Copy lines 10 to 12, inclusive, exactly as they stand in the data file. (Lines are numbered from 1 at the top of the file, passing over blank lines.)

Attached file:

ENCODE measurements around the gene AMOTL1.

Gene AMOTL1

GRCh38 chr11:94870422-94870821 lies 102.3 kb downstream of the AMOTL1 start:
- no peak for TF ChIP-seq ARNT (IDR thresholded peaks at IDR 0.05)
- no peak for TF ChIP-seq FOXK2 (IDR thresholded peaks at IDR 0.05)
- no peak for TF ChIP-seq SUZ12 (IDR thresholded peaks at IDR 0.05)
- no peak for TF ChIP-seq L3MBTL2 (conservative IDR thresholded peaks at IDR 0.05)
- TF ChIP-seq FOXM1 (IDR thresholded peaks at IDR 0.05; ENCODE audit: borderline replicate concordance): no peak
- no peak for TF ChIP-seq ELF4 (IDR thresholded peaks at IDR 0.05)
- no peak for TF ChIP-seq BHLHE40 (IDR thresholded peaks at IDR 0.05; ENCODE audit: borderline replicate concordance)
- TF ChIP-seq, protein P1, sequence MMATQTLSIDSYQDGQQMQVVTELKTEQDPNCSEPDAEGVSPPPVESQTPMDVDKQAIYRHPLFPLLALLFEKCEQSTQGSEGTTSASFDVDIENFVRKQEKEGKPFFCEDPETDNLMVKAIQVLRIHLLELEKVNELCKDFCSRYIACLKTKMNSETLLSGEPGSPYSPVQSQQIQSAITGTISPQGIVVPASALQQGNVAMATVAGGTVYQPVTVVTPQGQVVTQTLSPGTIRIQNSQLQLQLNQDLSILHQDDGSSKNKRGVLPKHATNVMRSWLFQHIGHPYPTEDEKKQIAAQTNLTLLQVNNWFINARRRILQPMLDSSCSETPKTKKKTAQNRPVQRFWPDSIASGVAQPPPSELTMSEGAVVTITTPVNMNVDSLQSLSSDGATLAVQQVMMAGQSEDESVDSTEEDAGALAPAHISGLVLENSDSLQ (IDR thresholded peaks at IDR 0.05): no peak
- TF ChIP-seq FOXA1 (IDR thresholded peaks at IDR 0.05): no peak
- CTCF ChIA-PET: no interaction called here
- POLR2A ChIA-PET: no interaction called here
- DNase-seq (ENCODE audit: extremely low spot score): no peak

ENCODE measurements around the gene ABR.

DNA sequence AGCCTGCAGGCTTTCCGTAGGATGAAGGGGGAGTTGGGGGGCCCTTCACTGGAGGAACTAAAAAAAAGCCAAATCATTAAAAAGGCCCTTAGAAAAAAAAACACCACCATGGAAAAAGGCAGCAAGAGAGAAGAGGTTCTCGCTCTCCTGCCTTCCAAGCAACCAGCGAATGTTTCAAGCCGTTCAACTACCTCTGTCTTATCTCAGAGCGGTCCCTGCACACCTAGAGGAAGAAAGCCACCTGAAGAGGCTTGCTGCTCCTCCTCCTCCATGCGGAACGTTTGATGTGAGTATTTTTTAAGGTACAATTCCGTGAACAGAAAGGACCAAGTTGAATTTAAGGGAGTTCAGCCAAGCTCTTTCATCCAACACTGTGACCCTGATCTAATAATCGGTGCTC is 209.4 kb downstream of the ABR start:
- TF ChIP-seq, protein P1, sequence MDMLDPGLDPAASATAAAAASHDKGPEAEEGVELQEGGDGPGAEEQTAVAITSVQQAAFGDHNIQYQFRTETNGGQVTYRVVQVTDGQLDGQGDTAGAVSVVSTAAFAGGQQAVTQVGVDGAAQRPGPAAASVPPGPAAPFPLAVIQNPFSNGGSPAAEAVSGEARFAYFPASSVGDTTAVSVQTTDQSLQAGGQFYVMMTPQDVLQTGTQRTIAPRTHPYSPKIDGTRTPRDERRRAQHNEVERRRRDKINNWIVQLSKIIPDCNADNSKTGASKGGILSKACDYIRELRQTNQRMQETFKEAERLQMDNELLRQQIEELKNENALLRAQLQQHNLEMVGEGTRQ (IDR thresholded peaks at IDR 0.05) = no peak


- no peak for TF ChIP-seq BHLHE40 (IDR thresholded peaks at IDR 0.05; ENCODE audit: borderline replicate concordance)
- TF ChIP-seq, protein P1, sequence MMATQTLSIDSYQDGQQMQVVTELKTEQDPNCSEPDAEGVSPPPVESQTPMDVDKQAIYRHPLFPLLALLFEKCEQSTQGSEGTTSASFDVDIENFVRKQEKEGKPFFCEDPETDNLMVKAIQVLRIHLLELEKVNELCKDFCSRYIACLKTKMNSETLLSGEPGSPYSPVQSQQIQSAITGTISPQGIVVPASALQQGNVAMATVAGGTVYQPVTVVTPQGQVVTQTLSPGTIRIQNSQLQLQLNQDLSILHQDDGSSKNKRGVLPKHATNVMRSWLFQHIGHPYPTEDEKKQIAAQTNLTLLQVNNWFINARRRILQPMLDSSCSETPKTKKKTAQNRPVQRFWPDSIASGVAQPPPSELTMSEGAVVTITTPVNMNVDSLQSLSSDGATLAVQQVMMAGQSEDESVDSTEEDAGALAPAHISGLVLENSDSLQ (IDR thresholded peaks at IDR 0.05): no peak
- TF ChIP-seq FOXA1 (IDR thresholded peaks at IDR 0.05): no peak